He said, “High school was a school where I had almost no friends from junior high school. It was like my high school debut, but I decided to go with a bang from the start and went to school with my Showa character in full swing. I put a sticker of Eikichi Yazawa on my bag, sewed the skirt of my school uniform together to make a long, skimpy skirt, and wore my hair in a sobajou style.

Surprisingly, my friends around me were amused. From that point on, I had nothing to hide and was able to spend my three years of high school as myself. However, while everyone else was angry at me for making my skirt too short, I was the only one who kept getting angry at myself for making it too long (laughs).

Sakata’s room at home, immersed in the Showa era, is filled with valuable Showa-era treasures. Sometimes he buys mirror balls and pink telephones himself, and sometimes he gets them from older people.

Comparing Reiwa and the Showa period, I think that many things have improved in Reiwa, partly due to the development of technology, but I wonder if something important has been lost because of the overconvenience. Nowadays, we can listen to millions of songs on our smartphones. In the past, people used to put a tape recorder in front of the TV, record a song program, and listen to it over and over again. I think that’s why their feelings about those songs were totally different. The idea of finding something interesting in the midst of inconvenience is what makes the Showa period so appealing.”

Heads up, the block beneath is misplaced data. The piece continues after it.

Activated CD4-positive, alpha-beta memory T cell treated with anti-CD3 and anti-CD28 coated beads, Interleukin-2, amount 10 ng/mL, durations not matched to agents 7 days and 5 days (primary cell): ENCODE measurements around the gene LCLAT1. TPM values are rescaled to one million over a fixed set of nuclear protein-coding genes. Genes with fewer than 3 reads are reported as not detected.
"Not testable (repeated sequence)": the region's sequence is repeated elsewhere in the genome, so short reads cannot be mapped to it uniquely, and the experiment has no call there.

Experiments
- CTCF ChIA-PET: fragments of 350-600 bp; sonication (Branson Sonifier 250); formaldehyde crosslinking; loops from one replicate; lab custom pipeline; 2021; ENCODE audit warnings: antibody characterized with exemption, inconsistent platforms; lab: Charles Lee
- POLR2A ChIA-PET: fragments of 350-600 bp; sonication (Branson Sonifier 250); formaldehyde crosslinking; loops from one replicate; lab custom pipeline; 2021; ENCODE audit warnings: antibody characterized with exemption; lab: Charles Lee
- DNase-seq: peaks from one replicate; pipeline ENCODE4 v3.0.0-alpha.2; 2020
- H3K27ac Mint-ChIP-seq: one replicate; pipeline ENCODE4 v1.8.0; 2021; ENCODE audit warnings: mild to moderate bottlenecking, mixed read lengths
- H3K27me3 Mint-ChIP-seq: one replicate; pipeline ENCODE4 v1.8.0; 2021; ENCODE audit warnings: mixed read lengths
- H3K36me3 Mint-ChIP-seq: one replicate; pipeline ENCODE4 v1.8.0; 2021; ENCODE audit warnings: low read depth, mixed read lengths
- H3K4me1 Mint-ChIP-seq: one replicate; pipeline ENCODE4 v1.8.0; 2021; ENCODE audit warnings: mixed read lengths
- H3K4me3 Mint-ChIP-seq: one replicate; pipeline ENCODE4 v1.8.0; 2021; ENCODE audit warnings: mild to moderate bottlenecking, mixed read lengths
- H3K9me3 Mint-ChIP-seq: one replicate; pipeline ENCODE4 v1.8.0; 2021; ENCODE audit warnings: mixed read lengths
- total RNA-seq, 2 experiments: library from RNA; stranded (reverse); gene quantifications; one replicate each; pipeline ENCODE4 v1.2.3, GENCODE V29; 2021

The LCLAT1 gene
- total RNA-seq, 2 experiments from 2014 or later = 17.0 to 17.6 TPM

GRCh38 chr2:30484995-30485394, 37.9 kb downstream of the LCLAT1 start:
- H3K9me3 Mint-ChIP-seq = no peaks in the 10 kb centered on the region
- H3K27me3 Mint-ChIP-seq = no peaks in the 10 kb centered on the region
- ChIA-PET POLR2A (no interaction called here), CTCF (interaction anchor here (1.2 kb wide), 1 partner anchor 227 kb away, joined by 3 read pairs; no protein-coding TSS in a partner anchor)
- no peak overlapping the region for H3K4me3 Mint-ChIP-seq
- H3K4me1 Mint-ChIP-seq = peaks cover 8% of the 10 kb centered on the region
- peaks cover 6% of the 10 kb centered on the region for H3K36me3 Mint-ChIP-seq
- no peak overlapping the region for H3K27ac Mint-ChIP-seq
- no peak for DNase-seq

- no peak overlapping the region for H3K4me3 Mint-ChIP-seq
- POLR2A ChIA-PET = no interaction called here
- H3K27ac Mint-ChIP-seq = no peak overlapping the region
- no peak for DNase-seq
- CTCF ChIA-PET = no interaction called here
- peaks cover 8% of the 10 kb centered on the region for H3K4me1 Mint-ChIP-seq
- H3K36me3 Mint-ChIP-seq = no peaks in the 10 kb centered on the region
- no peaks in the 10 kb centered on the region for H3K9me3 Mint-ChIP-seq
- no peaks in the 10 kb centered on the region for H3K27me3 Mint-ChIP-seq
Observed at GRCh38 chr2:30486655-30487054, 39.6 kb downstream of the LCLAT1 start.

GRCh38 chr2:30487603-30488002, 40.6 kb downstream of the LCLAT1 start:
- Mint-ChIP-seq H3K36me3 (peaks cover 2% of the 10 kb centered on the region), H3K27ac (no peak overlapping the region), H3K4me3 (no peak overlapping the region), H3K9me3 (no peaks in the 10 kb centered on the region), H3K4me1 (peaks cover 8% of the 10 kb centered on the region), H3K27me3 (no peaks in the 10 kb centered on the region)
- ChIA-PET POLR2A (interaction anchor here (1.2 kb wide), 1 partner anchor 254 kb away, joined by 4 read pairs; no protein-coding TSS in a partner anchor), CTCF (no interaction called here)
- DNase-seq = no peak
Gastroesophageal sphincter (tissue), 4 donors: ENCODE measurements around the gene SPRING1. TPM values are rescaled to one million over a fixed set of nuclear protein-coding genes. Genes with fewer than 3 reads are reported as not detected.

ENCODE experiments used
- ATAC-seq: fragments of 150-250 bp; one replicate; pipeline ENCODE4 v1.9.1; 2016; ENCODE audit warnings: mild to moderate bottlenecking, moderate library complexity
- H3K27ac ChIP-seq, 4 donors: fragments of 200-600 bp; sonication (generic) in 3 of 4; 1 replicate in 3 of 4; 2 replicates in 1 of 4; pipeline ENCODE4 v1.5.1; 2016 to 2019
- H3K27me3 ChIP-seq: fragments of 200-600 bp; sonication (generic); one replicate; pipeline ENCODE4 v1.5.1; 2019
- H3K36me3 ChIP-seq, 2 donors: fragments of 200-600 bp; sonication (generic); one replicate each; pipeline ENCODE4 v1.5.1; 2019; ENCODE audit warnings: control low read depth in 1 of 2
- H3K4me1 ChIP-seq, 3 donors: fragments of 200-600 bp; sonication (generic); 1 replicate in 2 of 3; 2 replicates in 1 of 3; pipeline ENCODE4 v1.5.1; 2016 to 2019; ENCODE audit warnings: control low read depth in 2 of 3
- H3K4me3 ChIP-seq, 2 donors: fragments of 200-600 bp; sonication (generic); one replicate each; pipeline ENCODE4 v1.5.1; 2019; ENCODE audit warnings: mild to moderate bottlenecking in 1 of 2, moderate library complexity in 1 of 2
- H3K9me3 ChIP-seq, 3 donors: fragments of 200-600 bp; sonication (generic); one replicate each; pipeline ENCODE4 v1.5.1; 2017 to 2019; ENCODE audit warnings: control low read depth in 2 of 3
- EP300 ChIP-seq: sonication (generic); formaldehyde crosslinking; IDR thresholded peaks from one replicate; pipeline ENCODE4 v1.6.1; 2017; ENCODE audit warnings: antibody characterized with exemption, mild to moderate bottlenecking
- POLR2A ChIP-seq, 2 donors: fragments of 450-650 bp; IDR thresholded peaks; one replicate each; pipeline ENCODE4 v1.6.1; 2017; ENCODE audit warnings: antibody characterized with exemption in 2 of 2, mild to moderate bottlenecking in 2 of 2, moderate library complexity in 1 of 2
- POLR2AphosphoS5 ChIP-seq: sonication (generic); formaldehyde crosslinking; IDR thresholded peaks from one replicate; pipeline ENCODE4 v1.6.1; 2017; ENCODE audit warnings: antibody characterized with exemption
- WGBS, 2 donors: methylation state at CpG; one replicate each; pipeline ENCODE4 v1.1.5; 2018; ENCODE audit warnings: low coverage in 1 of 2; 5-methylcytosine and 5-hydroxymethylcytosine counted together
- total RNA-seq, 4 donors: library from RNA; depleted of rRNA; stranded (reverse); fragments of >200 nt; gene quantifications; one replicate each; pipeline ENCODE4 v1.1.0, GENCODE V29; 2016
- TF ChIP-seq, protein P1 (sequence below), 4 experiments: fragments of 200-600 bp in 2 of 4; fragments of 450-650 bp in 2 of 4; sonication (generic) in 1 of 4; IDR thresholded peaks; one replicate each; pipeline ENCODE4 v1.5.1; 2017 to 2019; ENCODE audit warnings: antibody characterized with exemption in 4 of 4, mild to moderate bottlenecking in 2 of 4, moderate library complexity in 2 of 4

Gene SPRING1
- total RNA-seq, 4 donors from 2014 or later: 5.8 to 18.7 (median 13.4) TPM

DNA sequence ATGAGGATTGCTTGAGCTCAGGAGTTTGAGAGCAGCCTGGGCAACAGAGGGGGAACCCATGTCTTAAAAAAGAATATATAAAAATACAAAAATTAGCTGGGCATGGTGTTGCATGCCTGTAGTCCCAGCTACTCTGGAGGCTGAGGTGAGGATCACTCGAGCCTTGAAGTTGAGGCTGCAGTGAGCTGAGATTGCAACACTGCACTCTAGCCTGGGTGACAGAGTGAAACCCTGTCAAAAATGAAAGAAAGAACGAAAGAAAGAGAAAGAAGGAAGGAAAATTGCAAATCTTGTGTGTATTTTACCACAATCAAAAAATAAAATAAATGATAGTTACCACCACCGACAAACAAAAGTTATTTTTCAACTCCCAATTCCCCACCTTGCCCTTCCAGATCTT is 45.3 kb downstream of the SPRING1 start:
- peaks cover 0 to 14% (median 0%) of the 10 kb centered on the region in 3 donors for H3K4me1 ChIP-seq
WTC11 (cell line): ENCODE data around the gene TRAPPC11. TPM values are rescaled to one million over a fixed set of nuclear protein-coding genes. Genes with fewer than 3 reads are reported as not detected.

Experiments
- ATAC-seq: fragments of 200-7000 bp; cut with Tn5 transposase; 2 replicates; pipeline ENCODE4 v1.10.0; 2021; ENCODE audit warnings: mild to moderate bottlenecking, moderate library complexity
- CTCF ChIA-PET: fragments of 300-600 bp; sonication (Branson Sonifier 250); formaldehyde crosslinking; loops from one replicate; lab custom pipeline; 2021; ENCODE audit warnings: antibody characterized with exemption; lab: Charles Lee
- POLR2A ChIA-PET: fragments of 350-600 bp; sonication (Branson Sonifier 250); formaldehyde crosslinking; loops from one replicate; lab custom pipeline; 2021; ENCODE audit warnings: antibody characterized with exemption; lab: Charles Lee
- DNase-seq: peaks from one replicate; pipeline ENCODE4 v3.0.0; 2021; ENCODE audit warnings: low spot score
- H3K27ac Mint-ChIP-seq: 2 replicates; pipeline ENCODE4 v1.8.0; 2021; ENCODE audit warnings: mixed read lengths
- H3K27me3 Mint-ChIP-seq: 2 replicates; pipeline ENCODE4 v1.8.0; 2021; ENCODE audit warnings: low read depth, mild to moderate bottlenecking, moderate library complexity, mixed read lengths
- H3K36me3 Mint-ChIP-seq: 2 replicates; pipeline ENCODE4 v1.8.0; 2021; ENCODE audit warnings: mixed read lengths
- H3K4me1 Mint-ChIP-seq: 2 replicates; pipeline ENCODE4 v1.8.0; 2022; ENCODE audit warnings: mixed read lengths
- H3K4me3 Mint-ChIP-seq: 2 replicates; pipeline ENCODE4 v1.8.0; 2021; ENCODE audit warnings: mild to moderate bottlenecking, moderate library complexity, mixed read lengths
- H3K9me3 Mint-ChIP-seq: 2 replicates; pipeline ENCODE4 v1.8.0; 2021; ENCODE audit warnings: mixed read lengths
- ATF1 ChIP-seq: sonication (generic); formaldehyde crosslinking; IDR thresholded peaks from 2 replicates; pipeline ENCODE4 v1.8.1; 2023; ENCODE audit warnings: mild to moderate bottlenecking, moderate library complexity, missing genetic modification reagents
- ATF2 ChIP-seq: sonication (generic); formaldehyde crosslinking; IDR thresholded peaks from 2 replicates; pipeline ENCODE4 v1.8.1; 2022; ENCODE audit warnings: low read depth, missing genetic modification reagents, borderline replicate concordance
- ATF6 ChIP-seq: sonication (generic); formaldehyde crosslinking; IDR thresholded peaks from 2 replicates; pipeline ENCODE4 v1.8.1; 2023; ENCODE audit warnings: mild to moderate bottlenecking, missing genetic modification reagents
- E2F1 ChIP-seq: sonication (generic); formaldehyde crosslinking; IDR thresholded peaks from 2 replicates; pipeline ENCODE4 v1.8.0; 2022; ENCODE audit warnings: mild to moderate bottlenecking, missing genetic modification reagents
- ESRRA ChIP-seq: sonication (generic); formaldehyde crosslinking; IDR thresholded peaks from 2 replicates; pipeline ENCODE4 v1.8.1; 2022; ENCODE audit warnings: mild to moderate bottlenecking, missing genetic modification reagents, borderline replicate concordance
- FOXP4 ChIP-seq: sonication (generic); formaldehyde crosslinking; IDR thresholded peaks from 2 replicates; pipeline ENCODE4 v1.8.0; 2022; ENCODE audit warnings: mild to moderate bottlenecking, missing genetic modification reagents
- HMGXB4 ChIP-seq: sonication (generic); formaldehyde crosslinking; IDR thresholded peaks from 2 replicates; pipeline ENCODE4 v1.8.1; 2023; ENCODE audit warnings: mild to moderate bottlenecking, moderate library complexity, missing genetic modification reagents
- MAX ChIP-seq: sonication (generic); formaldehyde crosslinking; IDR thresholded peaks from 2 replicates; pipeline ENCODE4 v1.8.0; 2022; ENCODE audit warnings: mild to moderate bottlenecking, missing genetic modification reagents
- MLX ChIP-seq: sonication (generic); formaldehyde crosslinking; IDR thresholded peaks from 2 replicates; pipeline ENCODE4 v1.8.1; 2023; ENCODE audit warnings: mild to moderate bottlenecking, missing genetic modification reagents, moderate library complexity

While continuing to promote “Neo-Showa,” Sakata formed a duo with Karen Yoshida (20), a singer who loves Showa songs, in April of this year, and made her debut as a singer, which was also her goal. Sakata’s success caught the attention of famous music producer Nagato Daiko, who has written lyrics for such artists as Ishihara Yujiro and TUBE.

I had a longing for Showa-era idols, so I was thrilled when I was able to create a song in the style of Showa-era songs. For the younger generation, the Showa era is an unknown world that they have never experienced and do not understand. So it is not old, but rather new. And yet, I think many people are attracted to the fact that it makes them feel warm and fuzzy inside.

Showa culture has undergone new changes and has been passed on to the next generation through Sakata’s continued love for the Showa era.

A one-piece dress with a heart-shaped cutout at the bust. A quick shot in the bathroom of my grandmother’s house, with its quaint cream-colored tiles.
Shinsekai International Underground Theater, a deep movie theater that has been in Osaka since the mid-Showa period, offers the feeling of stepping back in time (photo: William Senna).
Highly fashionable and attractive! Sobage hair caused a huge boom in the ’80s. If you have a man you want to drop, this is the haircut for you!
Sakata’s room surrounded by Showa era. In his hand is his favorite item, a pink phone. On the wall are records of Masahiko Kondo and Momoe Yamaguchi.
Mr. Marin is wearing a light blue outfit that mimics an old-time CA, and a big smile on his face. Behind him is Tokyo Tower, a symbol of the Showa era
Burning pig’s mosquito coils and taking a breather in the sun during the hot summer. The thick catsuit gives her a Showa-era adult look.

Marin Sakata
Born in Osaka, Sakata Marin boasts a total of over 200,000 followers on SNS and is a leading figure in the “Neo-Showa” movement, which weaves together Showa and modern culture. In May 2011, the radio program “Sakata Marin’s Hit Night Studio” (MBS Radio), in which he serves as the main personality, was broadcast

From the August 18-25, 2023 issue of FRIDAY